The Labour party will not scrap the tax relief on pensions for people who earn less than £150,000 a year, secretary of state for work and pensions Yvette Cooper says.
Answering a question from a delegate at the National Association of Pension Funds annual conference, she confirmed there were no plans to alter the current system.
She said: "The tax relief is an incentive for people to save for old age. But I think the fairer way to do it is not to give too much relief to people who can afford to save anyway and in other forms."
Cooper also said the argument that the decision to scrap tax relief for those earning more than £150,000 - announced the last budget - would lead to scheme closures was "implausible".
During her speech Cooper insisted very much on a need for pension consensus.
She said: "Pension reforms take a long time so it is fundamental there is political consensus on them.
"A pension commission, which is something that has been often talked about, would pull together this consensus, but, politics could be eliminated from this process. These decisions need to be made by bodies which are democratically accountable."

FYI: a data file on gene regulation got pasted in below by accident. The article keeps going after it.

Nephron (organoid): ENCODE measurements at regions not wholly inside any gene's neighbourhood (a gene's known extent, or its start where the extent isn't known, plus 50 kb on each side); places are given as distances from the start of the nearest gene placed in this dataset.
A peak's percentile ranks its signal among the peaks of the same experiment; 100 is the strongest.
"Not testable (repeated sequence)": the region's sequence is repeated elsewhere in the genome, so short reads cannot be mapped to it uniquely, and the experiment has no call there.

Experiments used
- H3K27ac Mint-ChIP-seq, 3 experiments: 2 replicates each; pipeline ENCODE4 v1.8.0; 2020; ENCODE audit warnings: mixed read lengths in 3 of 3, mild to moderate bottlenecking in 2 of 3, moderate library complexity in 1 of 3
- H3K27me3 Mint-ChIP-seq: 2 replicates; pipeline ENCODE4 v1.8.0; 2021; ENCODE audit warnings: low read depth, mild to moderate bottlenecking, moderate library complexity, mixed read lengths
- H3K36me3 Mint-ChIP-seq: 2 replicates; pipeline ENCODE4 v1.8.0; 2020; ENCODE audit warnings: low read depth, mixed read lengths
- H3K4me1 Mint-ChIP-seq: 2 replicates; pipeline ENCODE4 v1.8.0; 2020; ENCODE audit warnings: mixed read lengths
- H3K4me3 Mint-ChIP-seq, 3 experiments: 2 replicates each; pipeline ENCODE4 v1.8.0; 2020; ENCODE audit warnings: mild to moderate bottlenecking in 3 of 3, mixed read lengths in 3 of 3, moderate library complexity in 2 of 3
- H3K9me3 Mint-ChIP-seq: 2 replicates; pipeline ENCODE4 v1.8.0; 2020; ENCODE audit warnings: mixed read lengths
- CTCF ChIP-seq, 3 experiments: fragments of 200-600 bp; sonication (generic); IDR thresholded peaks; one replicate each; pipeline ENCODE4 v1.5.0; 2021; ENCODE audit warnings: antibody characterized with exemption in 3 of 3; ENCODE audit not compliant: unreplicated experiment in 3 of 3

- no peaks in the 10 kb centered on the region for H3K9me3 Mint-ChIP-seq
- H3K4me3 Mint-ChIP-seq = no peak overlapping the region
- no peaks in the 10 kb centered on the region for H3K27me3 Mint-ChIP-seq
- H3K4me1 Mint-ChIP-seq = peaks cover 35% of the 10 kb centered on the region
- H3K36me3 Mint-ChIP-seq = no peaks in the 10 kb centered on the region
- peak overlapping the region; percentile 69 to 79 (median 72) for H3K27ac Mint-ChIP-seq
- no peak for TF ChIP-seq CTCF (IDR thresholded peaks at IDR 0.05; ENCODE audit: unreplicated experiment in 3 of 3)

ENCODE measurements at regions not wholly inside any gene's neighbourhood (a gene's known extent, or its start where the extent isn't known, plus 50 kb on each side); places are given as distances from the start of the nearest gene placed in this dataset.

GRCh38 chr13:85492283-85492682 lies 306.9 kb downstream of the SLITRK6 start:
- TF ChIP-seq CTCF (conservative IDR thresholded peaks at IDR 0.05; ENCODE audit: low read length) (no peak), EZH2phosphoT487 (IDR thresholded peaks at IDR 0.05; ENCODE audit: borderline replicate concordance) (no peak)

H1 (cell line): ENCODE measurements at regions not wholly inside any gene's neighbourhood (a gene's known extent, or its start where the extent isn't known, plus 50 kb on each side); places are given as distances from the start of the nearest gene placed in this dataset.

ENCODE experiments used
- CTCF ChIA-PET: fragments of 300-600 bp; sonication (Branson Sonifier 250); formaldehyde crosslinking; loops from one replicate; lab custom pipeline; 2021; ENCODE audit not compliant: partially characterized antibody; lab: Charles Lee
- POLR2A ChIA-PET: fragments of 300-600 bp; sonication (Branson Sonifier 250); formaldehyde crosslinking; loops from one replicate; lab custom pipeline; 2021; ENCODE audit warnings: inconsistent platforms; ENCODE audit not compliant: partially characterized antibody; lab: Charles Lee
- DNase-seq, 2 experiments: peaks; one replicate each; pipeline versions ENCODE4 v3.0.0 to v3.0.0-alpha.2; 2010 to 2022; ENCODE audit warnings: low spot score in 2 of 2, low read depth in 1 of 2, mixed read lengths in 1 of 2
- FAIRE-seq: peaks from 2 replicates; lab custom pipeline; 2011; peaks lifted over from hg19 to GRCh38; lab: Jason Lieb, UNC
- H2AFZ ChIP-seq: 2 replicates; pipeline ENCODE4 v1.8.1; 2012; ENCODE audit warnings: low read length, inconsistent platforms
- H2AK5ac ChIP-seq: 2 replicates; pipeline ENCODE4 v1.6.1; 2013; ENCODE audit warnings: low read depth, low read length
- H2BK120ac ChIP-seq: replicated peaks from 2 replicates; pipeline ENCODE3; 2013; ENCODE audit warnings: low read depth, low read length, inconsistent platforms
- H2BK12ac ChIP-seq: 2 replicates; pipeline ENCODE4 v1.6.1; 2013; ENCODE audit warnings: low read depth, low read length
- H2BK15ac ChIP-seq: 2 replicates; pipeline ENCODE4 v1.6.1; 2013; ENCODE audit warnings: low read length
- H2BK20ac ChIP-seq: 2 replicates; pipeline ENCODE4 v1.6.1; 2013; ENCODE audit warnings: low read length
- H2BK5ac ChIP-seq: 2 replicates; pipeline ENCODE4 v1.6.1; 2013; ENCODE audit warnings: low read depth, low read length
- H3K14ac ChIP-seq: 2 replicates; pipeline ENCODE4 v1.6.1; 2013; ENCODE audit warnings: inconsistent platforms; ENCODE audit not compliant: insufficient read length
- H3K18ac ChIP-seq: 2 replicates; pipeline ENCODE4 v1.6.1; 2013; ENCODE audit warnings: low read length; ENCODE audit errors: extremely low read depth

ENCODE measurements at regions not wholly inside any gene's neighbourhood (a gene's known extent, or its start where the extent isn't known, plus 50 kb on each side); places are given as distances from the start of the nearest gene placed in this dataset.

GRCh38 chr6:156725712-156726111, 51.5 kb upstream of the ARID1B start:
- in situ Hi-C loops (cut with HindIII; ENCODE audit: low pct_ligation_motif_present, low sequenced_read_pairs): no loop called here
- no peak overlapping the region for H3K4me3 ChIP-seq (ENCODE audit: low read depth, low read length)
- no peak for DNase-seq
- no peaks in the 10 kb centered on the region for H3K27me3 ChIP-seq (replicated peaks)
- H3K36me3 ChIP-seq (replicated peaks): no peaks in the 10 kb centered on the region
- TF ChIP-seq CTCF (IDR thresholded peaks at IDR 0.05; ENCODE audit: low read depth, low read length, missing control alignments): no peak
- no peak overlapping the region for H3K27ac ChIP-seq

She also touched on public sector pensions.
"Public servants pensions are on average £6000 to £7000 a year. If we win the next election, we will need to support those pensions. And we will need to look at each of these schemes in the public sector and make sure they are sustainable," she said.
Cooper also confirmed the government planned to review default retirement age. She said: "We need to support flexibility for employers to deal with their ageing workforce. We want to make a decision on default retirement age next year."
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